Past Reviews

Regional Reviews: New Jersey / Delaware Valley

Diner
Delaware Theatre Company
Review by Cameron Kelsall

Also see Cameron's review of A Christmas Carol


Ari Brand, James Thomas, Derek Klena, Ethan Slater, and Noah Weisberg
Originally announced for a spring 2013 Broadway bow, Sheryl Crow and Barry Levinson's musicalization of Levinson's 1982 classic film Diner continues to linger in regional theaters. After its world premiere production last winter at Signature Theatre in Arlington, Virginia, it has come to Delaware Theatre Company in Wilmington for another tryout. Given the show's pedigree—in addition to Crow and Levinson, the creative team includes Tony winner Kathleen Marshall as director and choreographer, and the cast is populated by up-and-coming Broadway stars—one might wonder why it seems to be having such a hard time making it to New York.

In short: it stinks.

The story itself is comically dated. In the waning days of 1959, Eddie (Ari Brand) prepares to marry his longtime girlfriend Elyse (Tess Soltau)—that is, if she can pass his draconian Baltimore Colts quiz (insert exaggerated eye-roll here). Yet, Eddie seems less interested in his betrothed than his devoted group of friend, whom he joins nightly at the local greasy spoon: the tragic, alcoholic Fenwick (Matthew James Thomas); the small-time gambler Boogie (Derek Klena); the married Shrevie (Noah Weisberg); and the moocher Modell (Ethan Slater). A sixth friend—a sensitive grad student named Billy (Aaron C. Finley)—drops in as the wedding approaches.

At the diner, the boys talk football and rock 'n' roll while slurping coffee and chomping French fries. Meanwhile, the women in their lives struggle against a world that expects little more from them than marriage and motherhood. Elyse so wants to marry Eddie that she prepares day and night for his ridiculous test. Shrevie's wife Beth (Erika Henningsen) longs for a career but worries that work outside the home will hurt her husband's pride. Only the unattached, career-oriented Barbara (Brynn O'Malley) appears on track to live the life she wants—until, of course, a predictable complication is introduced.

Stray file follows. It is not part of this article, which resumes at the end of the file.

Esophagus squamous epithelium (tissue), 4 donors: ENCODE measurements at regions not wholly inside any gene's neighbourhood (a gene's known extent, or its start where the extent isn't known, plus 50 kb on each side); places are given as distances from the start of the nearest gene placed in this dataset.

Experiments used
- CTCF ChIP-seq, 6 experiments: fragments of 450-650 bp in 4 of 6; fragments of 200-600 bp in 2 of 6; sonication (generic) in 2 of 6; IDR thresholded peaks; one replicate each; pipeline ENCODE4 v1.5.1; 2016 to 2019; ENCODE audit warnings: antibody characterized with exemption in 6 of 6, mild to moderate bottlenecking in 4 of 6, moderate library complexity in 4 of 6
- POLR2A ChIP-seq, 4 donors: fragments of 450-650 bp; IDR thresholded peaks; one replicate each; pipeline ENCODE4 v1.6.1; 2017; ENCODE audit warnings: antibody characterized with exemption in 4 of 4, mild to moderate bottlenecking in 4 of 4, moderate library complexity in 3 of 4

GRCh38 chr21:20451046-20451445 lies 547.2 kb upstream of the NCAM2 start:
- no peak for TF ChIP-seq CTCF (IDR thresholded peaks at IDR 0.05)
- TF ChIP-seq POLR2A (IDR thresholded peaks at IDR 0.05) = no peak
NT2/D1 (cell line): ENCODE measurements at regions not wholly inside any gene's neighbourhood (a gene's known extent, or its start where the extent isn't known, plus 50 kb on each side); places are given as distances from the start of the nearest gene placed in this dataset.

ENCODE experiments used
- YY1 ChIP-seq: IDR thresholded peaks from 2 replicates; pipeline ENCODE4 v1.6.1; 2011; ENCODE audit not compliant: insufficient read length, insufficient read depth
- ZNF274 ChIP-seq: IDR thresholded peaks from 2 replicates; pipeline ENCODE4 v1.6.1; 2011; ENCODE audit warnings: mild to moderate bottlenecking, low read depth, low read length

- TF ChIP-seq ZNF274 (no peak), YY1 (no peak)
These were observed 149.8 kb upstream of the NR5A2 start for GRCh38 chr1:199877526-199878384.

Crow's tuneless score commits the cardinal sin of musical theater: the songs do nothing to advance the action. They actually break whatever dramatic tension the actors manage to create in the book scenes. Period specificity is attempted, but the anachronistic lyrics and generic music fall far short. By the time I reached my car, I could barely recall a single melody. Likewise, Levinson's libretto is little more than a rehash of his Oscar-nominated script, yet the cast do not have comedic skills of Steve Gutenberg, Mickey Rourke, or Paul Reiser to make it sing.

Thomas seems particularly lost as Fenwick. Vocally, he is often raspy and out of tune—truthfully, by the time he finished the act one closer, "Ain't Got No Home," I questioned whether musical theater is the appropriate venue for his skill set. Throughout the production, he seems strongly detached from the proceedings. I'm not sure whether or not this is a conscious choice on the parts of Thomas and Marshall, but it doesn't work.

Klena's voice is clarion, and Boogie is set up as the de facto narrator of the piece. Yet Crow and Levinson try to do too much—inevitable, I suppose, in a show with no fewer than six main characters—and Boogie often gets lost in the shuffle. Whenever Klena takes center stage, you wish he had more to do. Weisberg, Finley, Slater, and Brand all bring appealing voices to their roles, but it remains hard to care about any one specific character. These are not people—they are avatars of an era.

The best work comes from O'Malley, who sells the show's best song, a forceful anti-ballad called "Don't." Henningsen has undeniable talent that isn't served by the underwritten, dramatically uninteresting role of Beth. Similarly, Soltau is allowed to do little more than pout and preen. But I suppose little more was expected of American women at the time.

The fine ensemble includes Jaqueline Beatrice Arnold, John E. Brady, Matt Dengler, Anne Horak, Josh Franklin, John Leone, Stephanie, Martignetti, Jonathan Shew, Rachel Stern, and Curtis Wiley. South Jersey theatergoers will recognize Steve Steiner, erstwhile artistic director of the now-defunct Surflight Theatre, in a host of small roles. They work hard and sing well, but in service of what?

Clocking in at nearly three hours, Diner tries to both romanticize and deconstruct a simpler time in the American past. Unfortunately, it fails on both counts.

Diner has been extended through January 3, 2016, at Delaware Theatre Company, 200 Water Street, Wilmington, Delaware. Tickets ($34.33-55) can be purchased online at www.delawaretheatre.org, by phone (302-594-1100), or at the box office (Monday-Wednesday, 10-4; Thursday, 10-7; Friday, 10-8; Saturday, 11:30-8; Sunday, 11:30-2).


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